Real Personal Income for States and Metropolitan Areas, 2016
Real state personal income grew on average 1.1 percent in 2016, after increasing 4.7 percent in 2015, according to estimates released today by the Bureau of Economic Analysis. Real state personal income is a state's current-dollar personal income adjusted by the state's regional price parity and the national personal consumption expenditures price index. The percent change in real state personal income ranged from 3.3 percent in Utah and Georgia to -3.6 percent in Wyoming (table 1). In the District of Columbia, real personal income grew 4.5 percent. Across metropolitan areas, the percent change ranged from 6.6 percent in Jacksonville, NC to -8.1 percent in Midland, TX and Odessa, TX (table 4).
Real Personal Income in 2016
- States with the fastest growth in real personal income were Utah (3.3 percent), Georgia (3.3 percent), and Washington (3.0 percent). The District of Columbia's real personal income grew 4.5 percent.
- Eight states had declining real personal income. The largest percent declines were in Wyoming (-3.6 percent), Oklahoma (-2.7 percent), and Louisiana (-1.9 percent).
- Large metropolitan areas – those with population greater than two million – with the fastest growth in real personal income were Atlanta-Sandy Springs-Roswell, GA (3.4 percent), Orlando-Kissimmee-Sanford, FL (3.3 percent), and Charlotte-Concord-Gastonia, NC-SC (3.2 percent).
- The three large metropolitan areas with declining real personal income were Houston-The Woodlands-Sugar Land, TX (-3.3 percent), Denver-Aurora-Lakewood, CO (-0.7 percent), and Pittsburgh, PA (-0.4 percent).
Regional Price Parities in 2016
Regional Price Parities (RPPs) measure the differences in price levels across states and metropolitan areas for a given year and are expressed as a percentage of the overall national price level. All items RPPs cover all consumption goods and services, including rents. Areas with high/low RPPs typically correspond to areas with high/low price levels for rents.
- States with the highest RPPs were Hawaii (118.4), New York (115.6), and California (114.4) (table 3). The District of Columbia's RPP was 115.9.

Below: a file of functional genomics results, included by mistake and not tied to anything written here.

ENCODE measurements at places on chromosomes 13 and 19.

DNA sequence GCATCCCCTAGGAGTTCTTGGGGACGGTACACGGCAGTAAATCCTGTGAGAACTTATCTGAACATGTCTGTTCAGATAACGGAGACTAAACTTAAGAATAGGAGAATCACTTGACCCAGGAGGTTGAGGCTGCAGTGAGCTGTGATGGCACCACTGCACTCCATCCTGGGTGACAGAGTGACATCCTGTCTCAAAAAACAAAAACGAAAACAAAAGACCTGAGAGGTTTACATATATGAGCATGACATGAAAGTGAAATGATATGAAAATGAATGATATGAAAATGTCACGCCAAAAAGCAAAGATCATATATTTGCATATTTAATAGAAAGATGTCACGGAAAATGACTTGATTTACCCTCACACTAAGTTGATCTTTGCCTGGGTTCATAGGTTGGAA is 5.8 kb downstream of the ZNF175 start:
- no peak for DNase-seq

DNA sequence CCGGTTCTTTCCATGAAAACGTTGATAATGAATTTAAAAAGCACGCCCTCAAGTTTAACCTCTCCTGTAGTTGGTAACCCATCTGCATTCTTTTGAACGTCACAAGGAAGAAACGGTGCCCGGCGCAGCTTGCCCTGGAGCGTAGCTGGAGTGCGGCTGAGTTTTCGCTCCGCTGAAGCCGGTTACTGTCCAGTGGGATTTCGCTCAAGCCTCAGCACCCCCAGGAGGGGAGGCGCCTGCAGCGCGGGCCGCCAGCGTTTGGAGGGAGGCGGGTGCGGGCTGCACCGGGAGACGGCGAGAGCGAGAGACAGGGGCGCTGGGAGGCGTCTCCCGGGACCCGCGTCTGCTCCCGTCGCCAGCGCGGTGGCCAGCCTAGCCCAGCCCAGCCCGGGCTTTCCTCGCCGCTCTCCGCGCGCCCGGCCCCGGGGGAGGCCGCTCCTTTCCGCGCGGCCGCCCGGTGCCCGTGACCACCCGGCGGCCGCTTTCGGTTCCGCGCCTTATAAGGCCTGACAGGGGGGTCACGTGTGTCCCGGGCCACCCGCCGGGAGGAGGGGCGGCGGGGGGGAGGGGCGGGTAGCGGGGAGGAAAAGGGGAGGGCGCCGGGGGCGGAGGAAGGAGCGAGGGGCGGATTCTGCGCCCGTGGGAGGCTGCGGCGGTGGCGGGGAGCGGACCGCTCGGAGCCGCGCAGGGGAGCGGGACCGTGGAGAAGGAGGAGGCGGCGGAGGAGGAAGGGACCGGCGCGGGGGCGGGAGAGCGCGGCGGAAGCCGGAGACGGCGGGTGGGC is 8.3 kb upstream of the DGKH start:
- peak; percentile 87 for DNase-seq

- States with the lowest RPPs were Mississippi (86.4), Alabama (86.6), and Arkansas (86.9).
- Across states, Hawaii had the highest rents RPP (157.4) and Alabama and West Virginia had the lowest (63.2).
- Large metropolitan areas with the highest RPPs were San Francisco-Oakland-Hayward, CA (124.7), New York-Newark-Jersey City, NY-NJ-PA (122.0), and Washington-Arlington-Alexandria, DC-VA-MD-WV, (119.1) (table 6).
- Large metropolitan areas with the lowest RPPs were Cincinnati, OH-KY-IN (89.6), Cleveland-Elyria, OH (90.2), and St. Louis, MO-IL (90.8).
- Across large metropolitan areas, San Francisco-Oakland-Hayward, CA had the highest rents RPP (190.9) and Cleveland-Elyria, OH had the lowest (77.9).
- Across all metropolitan areas, San Jose-Sunnyvale-Santa Clara, CA had the highest rents RPP (213.3) and Gadsden, AL had the lowest (51.5).
Next release: May 2019 – Real Personal Income for States and Metropolitan Areas, 2017.
Technical Notes on Regional Price Parities and Implicit Regional Price Deflators
Price indexes commonly measure price changes over time. The BEA's personal consumption expenditures (PCE) price index and the Bureau of Labor Statistics' consumer price index (CPI) are two examples. Spatial price indexes measure price level differences across regions for one time period. An example of these type of indexes are purchasing power parities (PPPs), which measure differences in price levels across countries for a given period, and can be used to convert estimates of per capita GDP into comparable levels in a common currency. The regional price parities (RPPs) that BEA has developed compare regions within the United States, but without the need for currency conversion. An implicit regional price deflator (IRPD) can be derived by combining the RPPs and the U.S. PCE price index.
Regional Price Parities. The RPPs are calculated using price quotes for a wide array of items from the CPI, which are aggregated into broader expenditure categories (such as food, transportation or education)1. Data on rents are obtained separately from the Census Bureau's American Community Survey (ACS). The expenditure weights for each category are constructed using CPI expenditure weights, BEA's personal consumption expenditures, and ACS rents expenditures2.
The broader categories and the data on rents are combined with the expenditure weights using a multilateral aggregation method that expresses a region's price level relative to the U.S3.
For example, if the RPP for area A is 120 and for area B is 90, then on average, prices are 20 percent higher and 10 percent lower than the U.S. average for A and B, respectively. If the personal income for area A is $12,000 and for area B is $9,000, then RPP-adjusted incomes are $10,000 (or $12,000/1.20) and $10,000 (or $9,000/0.90), respectively. In other words, the purchasing power of the two incomes is equivalent when adjusted by their respective RPPs.
Implicit Regional Price Deflator. The IRPD is a regional price index derived as the product of two terms: the regional price parity and the U.S. PCE price index.
The implicit regional price deflator will equal current dollar personal income divided by real personal income in chained dollars. The growth rate or year-to-year change in the IRPDs is a measure of regional inflation4.
Detailed information on the methodology used to estimate the RPPs may be found on the regional methodology page of the BEA website: www.bea.gov/regional/methods.cfm.